Firm caps on defense and non-defense spending come back into effect for fiscal 2018 under the Budget Control Act absent action from Congress.
GOP leaders and the Obama administration twice reached deals to provide more breathing room for agencies across the federal government, and some relief is likely.
Trump repeatedly promised to eliminate the sequester for defense on the campaign trail. Democrats, however, are deeply concerned that Republicans will try to give only the Pentagon a budget boost and neglect domestic programs.
Ryan and McConnell have said they again want to try to return to "regular order" next year, where Congress passes a budget and the 12 appropriations bills without resorting to a continuing resolution or an omnibus. That's always a heavy lift, but it will be even more difficult if Senate Democrats filibuster spending bills they believe short-change their domestic priorities.
The most clearly delineated agenda item thus far is tax reform, with blueprints already having been announced. Speaker of the House Paul Ryan announced that tax reform in 2017 is his highest priority -- the starting point of which is likely to be the Tax Reform Blueprint issued by Speaker Ryan and Chairman Brady in early 2016. The Blueprint was the product of extensive work by a Republican congressional task force and represents a major re-write of the tax code; far beyond changes in rates.
The Trump tax reform plan is similar in many respects to the Blueprint, and Trump and his team thus far have indicated support for Speaker Ryan's plan to start with his own bill in the House. In the Senate, Republican Majority Leader Mitch McConnell and Senate Finance Committee Chairman Hatch have also indicated strong support for moving tax reform.
*20 percent corporate tax rate
*25 percent rate for pass-through business income
*A cash-flow consumption tax structure for business -
oFull expensing for capital investments
oNo deductibility of interest expense beyond interest income
oTerritorial tax system with one-time tax on accumulated foreign E&P (8.75 percent cash/3.75 percent non-cash rates)
oBorder adjustment mechanism: tax imports and deduct exports
*Industry-specific tax preferences and other unspecified tax preferences would be repealed
*Individual income tax rates lowered to 12 percent, 25 percent, 33 percent
*Individual investment income (taxed at half of earned income rates)
Trump Tax Reform Plan:
*15 percent corporate tax rate
*15 percent rate for pass-through business income
oManufacturers have option to fully expense capital investments if they opt to waive deduction of interest expense
oCampaign expressed support for a one-time tax on accumulated foreign E&P, but the plan appears to retain the U.S. extraterritorial system
oRepeal most corporate tax expenditures, except R&D credit
*Individual tax rates lowered to 12 percent, 25 percent, 33 percent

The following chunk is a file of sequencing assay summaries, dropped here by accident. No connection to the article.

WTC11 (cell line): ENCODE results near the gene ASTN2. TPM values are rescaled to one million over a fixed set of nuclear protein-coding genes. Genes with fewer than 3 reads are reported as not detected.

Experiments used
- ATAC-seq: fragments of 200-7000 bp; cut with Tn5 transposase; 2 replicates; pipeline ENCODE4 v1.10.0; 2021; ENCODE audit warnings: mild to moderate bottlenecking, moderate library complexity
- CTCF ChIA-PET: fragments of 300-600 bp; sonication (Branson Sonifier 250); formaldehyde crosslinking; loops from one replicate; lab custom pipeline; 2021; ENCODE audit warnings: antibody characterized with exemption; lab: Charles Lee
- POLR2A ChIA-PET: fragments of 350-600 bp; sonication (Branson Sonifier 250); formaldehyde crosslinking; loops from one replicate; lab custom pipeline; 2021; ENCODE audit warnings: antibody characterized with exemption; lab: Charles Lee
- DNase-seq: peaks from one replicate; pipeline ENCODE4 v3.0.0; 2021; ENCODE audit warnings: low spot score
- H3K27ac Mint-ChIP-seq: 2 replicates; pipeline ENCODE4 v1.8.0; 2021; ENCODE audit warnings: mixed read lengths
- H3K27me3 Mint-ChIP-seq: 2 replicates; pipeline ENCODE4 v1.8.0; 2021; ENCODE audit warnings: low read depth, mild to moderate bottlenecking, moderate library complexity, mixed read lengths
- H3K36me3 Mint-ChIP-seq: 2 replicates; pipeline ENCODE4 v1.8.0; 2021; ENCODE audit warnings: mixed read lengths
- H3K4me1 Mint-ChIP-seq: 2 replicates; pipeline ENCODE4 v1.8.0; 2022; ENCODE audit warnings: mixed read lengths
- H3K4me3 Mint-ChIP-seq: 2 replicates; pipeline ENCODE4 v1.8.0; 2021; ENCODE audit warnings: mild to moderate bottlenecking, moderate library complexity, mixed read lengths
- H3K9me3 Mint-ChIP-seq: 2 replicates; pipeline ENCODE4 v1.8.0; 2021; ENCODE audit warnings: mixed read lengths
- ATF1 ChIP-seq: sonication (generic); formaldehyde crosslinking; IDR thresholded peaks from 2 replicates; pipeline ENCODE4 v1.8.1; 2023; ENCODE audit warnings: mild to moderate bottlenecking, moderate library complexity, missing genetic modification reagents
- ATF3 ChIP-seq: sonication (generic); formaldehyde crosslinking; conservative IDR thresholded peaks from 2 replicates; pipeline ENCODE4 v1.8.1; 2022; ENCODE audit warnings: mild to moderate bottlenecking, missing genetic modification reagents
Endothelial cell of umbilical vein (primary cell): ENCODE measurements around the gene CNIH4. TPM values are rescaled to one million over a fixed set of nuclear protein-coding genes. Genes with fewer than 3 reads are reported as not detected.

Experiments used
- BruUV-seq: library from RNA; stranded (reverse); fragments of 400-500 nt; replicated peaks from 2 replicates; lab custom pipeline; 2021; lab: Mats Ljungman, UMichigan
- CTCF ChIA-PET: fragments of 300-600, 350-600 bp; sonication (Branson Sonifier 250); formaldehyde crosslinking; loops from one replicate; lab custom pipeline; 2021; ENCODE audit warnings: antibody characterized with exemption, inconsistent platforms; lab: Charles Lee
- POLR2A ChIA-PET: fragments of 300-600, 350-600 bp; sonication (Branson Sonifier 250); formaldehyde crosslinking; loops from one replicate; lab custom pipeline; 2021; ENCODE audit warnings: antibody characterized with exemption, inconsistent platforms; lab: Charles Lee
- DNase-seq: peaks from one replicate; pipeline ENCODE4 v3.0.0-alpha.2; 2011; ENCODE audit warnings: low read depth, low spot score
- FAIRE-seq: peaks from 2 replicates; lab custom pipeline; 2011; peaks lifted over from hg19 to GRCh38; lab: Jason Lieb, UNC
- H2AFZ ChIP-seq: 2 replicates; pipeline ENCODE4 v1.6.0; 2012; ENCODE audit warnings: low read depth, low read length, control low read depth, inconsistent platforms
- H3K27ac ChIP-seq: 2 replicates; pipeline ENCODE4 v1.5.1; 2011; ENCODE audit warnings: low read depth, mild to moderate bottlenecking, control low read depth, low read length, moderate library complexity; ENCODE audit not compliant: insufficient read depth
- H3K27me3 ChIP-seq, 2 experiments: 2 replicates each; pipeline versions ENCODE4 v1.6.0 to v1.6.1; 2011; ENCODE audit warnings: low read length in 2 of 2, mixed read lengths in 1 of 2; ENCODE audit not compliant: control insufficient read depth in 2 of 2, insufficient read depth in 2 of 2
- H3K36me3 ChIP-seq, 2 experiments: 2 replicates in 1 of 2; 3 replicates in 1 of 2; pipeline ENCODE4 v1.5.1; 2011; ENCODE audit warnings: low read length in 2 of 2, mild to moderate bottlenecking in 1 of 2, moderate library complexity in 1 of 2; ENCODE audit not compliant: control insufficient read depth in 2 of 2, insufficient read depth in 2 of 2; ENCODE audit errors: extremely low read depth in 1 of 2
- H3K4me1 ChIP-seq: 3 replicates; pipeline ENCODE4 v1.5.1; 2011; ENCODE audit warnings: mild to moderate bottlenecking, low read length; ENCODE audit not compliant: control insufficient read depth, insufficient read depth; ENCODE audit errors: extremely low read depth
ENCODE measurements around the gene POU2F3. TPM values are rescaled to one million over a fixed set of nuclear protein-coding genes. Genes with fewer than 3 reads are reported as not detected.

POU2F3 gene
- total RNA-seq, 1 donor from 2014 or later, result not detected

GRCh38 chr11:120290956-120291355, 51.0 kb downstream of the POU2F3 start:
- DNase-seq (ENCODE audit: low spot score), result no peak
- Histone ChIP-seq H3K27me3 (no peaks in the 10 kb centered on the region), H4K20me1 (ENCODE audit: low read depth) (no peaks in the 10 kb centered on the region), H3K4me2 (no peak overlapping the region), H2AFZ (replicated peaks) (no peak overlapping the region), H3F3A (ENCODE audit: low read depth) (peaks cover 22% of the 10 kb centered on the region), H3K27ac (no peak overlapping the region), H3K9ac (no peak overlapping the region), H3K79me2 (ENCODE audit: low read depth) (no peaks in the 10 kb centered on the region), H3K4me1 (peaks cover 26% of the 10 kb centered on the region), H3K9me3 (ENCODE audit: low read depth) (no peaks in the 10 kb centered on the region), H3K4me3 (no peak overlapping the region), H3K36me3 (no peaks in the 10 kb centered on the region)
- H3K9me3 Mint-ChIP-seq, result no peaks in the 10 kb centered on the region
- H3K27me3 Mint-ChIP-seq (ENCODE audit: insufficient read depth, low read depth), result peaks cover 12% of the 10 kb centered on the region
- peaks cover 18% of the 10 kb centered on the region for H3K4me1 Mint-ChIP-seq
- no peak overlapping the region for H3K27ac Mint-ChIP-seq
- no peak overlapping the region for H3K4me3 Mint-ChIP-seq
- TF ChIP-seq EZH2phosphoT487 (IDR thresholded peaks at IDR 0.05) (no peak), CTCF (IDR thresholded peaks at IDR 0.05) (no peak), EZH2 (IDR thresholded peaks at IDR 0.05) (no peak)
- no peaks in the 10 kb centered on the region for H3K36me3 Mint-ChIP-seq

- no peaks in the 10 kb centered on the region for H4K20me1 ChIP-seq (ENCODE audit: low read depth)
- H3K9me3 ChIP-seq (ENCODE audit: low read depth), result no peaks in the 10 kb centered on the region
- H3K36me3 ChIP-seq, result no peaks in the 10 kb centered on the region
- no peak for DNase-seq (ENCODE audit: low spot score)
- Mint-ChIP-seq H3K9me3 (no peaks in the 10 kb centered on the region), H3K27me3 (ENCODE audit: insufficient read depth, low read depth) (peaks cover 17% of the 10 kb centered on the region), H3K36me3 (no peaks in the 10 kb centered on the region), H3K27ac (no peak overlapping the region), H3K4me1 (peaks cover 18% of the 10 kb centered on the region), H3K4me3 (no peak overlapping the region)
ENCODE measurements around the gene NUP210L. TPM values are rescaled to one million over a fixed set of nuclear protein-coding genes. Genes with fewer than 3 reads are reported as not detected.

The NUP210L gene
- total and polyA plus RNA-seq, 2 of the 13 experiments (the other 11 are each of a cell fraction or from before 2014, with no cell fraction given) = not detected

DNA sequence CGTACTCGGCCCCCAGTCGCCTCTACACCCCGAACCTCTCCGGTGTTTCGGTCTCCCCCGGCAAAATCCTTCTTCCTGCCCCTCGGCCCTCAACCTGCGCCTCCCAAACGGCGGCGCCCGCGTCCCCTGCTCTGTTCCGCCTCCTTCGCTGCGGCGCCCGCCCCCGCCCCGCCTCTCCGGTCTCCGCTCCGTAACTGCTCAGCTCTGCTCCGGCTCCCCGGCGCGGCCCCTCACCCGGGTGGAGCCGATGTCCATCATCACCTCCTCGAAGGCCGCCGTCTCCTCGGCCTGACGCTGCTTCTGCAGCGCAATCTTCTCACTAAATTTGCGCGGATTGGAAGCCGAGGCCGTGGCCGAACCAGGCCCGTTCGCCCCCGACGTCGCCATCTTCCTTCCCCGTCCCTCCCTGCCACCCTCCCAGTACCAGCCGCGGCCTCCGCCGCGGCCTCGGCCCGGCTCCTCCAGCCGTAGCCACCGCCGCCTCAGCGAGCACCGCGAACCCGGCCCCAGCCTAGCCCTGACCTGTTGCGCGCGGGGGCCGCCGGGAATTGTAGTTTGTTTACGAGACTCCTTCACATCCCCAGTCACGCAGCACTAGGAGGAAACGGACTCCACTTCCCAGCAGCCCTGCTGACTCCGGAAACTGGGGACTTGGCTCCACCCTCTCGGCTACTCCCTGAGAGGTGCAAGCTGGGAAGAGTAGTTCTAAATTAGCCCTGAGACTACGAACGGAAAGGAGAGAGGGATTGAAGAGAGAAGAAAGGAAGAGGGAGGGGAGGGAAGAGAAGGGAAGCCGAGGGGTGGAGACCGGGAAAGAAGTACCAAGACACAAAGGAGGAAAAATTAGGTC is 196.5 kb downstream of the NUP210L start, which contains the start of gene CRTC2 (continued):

oCaps itemized deductions at US$100k, US$200k
While Congress will focus heavily on tax reform right out of the gate, numerous complexities (including budget rules, and who become winners/losers) mean in all likelihood that comprehensive reform could take a couple years.
Like previous years, NCISS has had concerns about being inadvertently wrapped-up in cyber security provisions dealing with data brokers, breach notification, and encryption. This year, we will have to watch such developments more closely.
The Trump transition team and congressional leaders have repeatedly vowed to make cybersecurity a priority in 2017. The following are digital issues to look out for that don't involve the supposed Russian hack.
Encryption is expected to come roaring back in the 115th Congress.
FBI Director James Comey has signaled that he plans to renew his push to get law enforcement guaranteed access to secure devices, a crusade that may receive a boost with hawkish Sen. Jeff Sessions (R-Ala.) at the helm of the Justice Department.
But the tech industry and digital privacy advocates continue to dig in their heels, insisting such a move would be disastrous for global security, perhaps even violating a constitutional right to privacy.
For the time being, Congress has backed away from efforts to move on an encryption-piercing bill that would force tech firms to help investigators unlock secure devices when served with a warrant.
Last month, a joint working group formed by the House Judiciary and Energy and Commerce panels released a year-end report that called encryption a "vital technology" that Congress "should not weaken."
One compromise legislative option that may be gaining steam is a bill from Sen. Mark Warner (D-Va.) and House Homeland Security Chairman Michael McCaul (R-Texas) that would form an independent commission to look at the issue.
The legislation, mired in jurisdictional disputes, stalled in the House in 2016. But it could return next year in a stronger position now that Warner is the top Democrat on the Senate Intelligence Committee.
Warner said he typically thought commissions were basically a punt. But he thought this one would be different.